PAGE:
Review: Apple iPod nano (Seventh-Generation)
Pros: A return to the tall and thin form factor that was most popular in past iPod nanos, including eight different color options, the first 2.5” screen on an iPod nano, and a touchscreen interface. The first nano to include Bluetooth, with excellent wireless range, audio and limited non-audio accessory compatibility, and support for new Bluetooth 4 devices. Once again capable of playing videos and usefully rendering photos on its display, with small audio and radio improvements, plus newly packed-in EarPod earphones. Includes Nike+ Sensor support without the need for a dongle. Improved audio playback time versus predecessor.
Cons: Despite small resolution improvements, screen quality is mediocre by comparison with other screened iPods and iPhones, and multi-touch functionality is extremely limited. Apart from Bluetooth support, most features were executed just as well if not better in 2009 fifth-generation model; battery life for video playback is now markedly lower. Loses prior watch-ready size and shape that were popular with some users, as well as many clock faces, while omitting a number of features found on the fifth-generation nano, apparently including TV-out functionality. Use of Lightning connector breaks compatibility with some past accessories, and nano sits unusually on Apple’s Lightning to 30-Pin Adapter, which isn’t included.
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Every time Apple releases a new iPod nano, some people rush to declare it the “best nano ever,” while others mourn the loss of some feature, and still others are indifferent to whatever’s been done—the nano remains a decidedly mid-range model, and changes to the more popular iPod touch and iPhone now affect far more people, moving their product families forward in ways that the nano does not. But as reviewers, we never write off an iPod merely because it’s the simplest, the most complex, or the most compromised device; rather, we try to consider the users each new model was designed to thrill, and see how well Apple’s latest effort measures up to their reasonable expectations.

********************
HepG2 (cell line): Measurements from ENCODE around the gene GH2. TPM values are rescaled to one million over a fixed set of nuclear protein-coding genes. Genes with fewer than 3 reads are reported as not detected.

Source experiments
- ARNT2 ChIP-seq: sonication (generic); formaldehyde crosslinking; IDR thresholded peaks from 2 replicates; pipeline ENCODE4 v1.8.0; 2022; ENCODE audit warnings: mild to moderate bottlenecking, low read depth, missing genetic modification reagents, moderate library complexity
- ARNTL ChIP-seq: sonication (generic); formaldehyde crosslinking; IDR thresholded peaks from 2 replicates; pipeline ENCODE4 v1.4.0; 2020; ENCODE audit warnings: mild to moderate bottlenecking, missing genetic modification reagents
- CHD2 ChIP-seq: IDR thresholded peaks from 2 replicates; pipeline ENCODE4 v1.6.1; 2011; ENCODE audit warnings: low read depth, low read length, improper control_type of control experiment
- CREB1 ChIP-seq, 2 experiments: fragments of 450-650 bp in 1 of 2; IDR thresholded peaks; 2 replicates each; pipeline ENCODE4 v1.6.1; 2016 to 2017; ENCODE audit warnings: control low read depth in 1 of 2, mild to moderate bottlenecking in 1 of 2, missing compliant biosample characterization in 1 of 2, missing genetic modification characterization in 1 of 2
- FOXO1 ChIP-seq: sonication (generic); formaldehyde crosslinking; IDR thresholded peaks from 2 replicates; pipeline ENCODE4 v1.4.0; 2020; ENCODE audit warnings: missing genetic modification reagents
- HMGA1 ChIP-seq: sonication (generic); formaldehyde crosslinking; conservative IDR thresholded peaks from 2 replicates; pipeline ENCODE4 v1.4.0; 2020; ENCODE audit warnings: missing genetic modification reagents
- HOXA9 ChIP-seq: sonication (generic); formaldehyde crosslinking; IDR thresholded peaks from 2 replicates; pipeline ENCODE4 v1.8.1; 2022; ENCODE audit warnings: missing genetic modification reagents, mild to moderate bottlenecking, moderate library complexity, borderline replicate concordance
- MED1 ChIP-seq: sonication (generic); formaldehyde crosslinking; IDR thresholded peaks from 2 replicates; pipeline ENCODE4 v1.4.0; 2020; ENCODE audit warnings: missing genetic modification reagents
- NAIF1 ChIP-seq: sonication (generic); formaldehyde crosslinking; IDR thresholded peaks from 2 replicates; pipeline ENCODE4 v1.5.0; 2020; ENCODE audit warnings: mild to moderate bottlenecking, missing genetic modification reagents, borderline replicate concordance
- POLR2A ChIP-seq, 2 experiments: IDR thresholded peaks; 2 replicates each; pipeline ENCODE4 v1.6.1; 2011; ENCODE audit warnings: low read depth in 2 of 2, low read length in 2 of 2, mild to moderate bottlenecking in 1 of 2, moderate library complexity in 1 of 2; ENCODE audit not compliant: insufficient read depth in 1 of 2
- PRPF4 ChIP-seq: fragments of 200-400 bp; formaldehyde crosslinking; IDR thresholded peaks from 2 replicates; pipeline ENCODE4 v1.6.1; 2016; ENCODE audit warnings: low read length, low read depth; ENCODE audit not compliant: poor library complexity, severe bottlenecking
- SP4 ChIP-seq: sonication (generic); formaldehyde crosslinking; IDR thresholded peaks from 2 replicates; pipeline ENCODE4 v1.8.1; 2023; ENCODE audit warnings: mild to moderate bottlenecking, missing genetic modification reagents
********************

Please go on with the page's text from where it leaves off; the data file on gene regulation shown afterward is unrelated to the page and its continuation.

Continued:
The seventh-generation iPod nano isn’t the best or the worst nano Apple’s ever made—it’s someplace in the middle, and from our perspective, towards the lower middle of the pack given its price tag and features. Viewed most generously, it offers small improvements relative to the fifth-generation nano it most resembles, losing several big features such as an integrated speaker, video camera, and game playing capabilities, while gaining a modestly larger screen and a generally very-well executed Bluetooth wireless mode. Considered less positively, however, it’s stuck at the same $149 price and 16GB capacity as last year’s model at a time when impressively capable 7” tablets—or the fourth-generation, 3.5” Retina-equipped iPod touch—can be had for $199. Sure, the nano’s smaller than those devices, but not critically so; it’s back to being pocket sized, rather than small enough to be used as a watch. Unless mirrored facets, the touchscreen, or Bluetooth really matter to you, it doesn’t move the ball forward from the similarly-priced 2009 iPod nano in the ways that, say, a small iOS device could.
All of this is to say that the new iPod nano is less than thrilling, even by the standards of a mid-range media player, though it’s just competent enough to merit a flat B rating and general-level recommendation. It’s a particularly viable option for athletes who so prize lightweight devices that they’re willing to pay 75% of a fourth-generation iPod touch’s price to lighten their loads by 2.5 ounces. Yet unlike the earliest nano, we’d have a hard time recommending this one for most kids. While it does enjoy pricing and size advantages over the 16GB touch, the gaming, educational, and other features offered by today’s $199 iOS device so thoroughly surpass this nano’s capabilities that only the most price-conscious parents should consider this an alternative—and even then, their kids would do much better with a used or refurbished iPod touch at the same price. Apple helped to usher in a world where interactive apps and games are increasingly more important than passive media, and a $150 device that uses multi-touch solely to zoom in and out of photos is an anachronism—cute and simple, but not necessarily smart.
There’s one factor that could be a game-changer for the seventh-generation nano—and portable wireless devices in general—and that’s the next generation of Bluetooth 4-enabled headphones. If upcoming earbud-styled designs take a big step beyond the clunky headsets that are currently available, iPod nano-toting runners may finally be able to meaningfully dispense with the cords that have tethered their heads to their arm- or shirt-mounted iPods. This could spark a small revolution, leading athletes to seriously consider the total weight of their earphones and media players, and upgrade for the aggregate benefits. For the time being, however, wireless functionality primarily enables the seventh-generation iPod nano to enjoy some of the Bluetooth speaker and car audio options already developed for the iPhone, iPad, and iPod touch. We’ll see if that’s enough of a draw to make this otherwise familiar set of features seem fresh again in a smaller package.
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